Published Thu, 25/03/2021 by

In my blog yesterday, I wrote that Jesus’ human will was effortlessly at one with the Father’s will.  There will be something more to say about that on Maundy Thursday, a qualification to make, but for now I’m happy to stand by that statement.   

The purpose of the Incarnation was to make straight what was crooked within human nature – our propensity to go our own way, not God’s way.  The Psalmist pictures Christ coming into the world, saying: “Just as I was commanded in the scroll of the book, ‘God, here I am! I am coming to obey your will’” (Psalm 39(40).7-8).  Not to do my own will, but yours.

Jesus proclaimed in his preaching, “The kingdom of God is close at hand” (Mark 1.15).  When he encountered someone sincerely trying to follow God’s will (the Scribe who asked for his interpretation of the Law), he said: “You are not far from the kingdom of God” (Mark 12.34).  In the prayer we call The Lord’s Prayer Jesus taught us to pray: “Thy kingdom come, thy will be done, on earth as it is in heaven” (Matthew 6.10).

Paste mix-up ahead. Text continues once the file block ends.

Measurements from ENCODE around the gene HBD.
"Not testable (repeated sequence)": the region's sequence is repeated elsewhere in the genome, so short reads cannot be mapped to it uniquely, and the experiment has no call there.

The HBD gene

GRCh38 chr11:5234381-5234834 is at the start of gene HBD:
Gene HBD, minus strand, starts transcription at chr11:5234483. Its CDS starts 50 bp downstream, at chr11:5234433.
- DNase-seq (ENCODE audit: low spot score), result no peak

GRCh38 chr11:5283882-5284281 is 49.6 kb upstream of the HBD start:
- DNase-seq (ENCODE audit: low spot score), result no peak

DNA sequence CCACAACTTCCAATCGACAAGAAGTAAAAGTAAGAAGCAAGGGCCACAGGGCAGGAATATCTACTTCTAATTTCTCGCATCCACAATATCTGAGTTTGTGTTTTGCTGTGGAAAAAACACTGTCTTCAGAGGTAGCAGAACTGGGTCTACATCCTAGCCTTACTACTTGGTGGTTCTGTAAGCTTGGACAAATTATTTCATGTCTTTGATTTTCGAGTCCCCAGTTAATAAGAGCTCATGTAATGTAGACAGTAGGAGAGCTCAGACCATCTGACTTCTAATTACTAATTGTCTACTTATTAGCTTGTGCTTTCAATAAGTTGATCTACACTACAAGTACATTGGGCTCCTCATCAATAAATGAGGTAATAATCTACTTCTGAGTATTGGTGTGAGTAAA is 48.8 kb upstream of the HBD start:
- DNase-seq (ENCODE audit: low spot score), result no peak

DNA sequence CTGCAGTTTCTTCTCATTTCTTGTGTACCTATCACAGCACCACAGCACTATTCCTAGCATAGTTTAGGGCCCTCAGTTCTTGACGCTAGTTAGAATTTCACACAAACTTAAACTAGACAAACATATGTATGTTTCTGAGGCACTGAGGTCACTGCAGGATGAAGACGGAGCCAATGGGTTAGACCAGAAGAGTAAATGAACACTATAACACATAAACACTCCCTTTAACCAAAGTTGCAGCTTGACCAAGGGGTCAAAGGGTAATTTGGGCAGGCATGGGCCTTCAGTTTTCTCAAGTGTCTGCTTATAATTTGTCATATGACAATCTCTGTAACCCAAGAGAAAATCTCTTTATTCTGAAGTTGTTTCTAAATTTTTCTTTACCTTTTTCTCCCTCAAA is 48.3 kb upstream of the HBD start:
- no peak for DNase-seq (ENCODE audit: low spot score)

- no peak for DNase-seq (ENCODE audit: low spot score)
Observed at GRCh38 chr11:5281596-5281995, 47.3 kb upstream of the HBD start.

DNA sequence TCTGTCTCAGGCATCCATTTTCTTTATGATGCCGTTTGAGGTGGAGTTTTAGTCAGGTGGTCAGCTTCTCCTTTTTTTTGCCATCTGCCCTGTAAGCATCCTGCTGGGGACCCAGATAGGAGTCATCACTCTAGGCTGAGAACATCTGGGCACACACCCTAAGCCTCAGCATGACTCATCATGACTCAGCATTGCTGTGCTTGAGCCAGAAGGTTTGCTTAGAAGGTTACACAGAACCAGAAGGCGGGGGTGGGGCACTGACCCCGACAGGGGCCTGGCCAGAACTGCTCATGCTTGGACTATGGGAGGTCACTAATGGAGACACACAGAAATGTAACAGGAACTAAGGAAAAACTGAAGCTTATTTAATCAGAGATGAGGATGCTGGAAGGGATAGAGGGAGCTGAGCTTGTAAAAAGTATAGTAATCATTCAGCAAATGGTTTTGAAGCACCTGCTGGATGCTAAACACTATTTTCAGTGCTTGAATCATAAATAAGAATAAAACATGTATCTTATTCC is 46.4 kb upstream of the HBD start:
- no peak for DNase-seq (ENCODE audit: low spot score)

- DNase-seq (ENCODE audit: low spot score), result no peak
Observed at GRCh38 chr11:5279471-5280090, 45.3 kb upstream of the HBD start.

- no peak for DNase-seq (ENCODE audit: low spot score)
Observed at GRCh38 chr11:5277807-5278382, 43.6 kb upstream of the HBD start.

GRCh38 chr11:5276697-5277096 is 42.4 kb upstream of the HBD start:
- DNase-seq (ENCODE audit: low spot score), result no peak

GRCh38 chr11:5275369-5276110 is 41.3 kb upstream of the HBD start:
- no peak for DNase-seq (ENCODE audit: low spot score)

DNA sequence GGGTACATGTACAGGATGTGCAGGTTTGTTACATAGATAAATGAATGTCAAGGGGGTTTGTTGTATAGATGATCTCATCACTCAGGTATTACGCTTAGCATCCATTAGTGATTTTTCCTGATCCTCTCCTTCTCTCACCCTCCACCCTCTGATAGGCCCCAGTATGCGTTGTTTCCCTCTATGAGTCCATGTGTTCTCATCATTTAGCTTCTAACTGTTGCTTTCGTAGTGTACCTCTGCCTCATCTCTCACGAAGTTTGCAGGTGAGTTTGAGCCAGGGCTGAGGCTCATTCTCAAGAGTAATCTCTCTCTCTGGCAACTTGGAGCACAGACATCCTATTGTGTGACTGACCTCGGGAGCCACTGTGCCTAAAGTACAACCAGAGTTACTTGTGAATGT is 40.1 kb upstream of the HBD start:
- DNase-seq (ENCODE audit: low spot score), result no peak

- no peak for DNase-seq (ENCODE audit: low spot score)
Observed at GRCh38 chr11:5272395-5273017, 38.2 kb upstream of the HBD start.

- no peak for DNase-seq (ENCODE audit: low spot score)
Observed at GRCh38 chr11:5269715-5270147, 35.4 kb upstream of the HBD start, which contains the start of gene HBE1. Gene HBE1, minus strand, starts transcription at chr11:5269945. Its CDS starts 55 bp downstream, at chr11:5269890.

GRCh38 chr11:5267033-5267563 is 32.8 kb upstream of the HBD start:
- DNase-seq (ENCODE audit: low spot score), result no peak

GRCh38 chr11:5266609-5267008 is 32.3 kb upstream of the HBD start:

Mary, as she acquiesced to God’s will that she should become the mother of his only-begotten Son, was also obedient to all that God wanted to achieve in her and through her: “Let it be done to me according to your word,” she said to the angel Gabriel (Luke 1.38).  Prepared for her unique role by the grace of her immaculate conception, her obedient and humble consent was nevertheless needed before the incarnation could take place.

Today, nine months before the feast of the Nativity of Our Saviour, we thank God for his sublime love for us when he stooped down in merciful love to redeem us and invite us to a share in his divine life, through the obedience of his Son.  And we commit ourselves again to seek his grace day by day – to be obedient to his will; and to repent as soon as we realise we have strayed from the path or fallen short – echoing the words of the psalmist and of our Lady as we say, “Let what you have said be done through me”.


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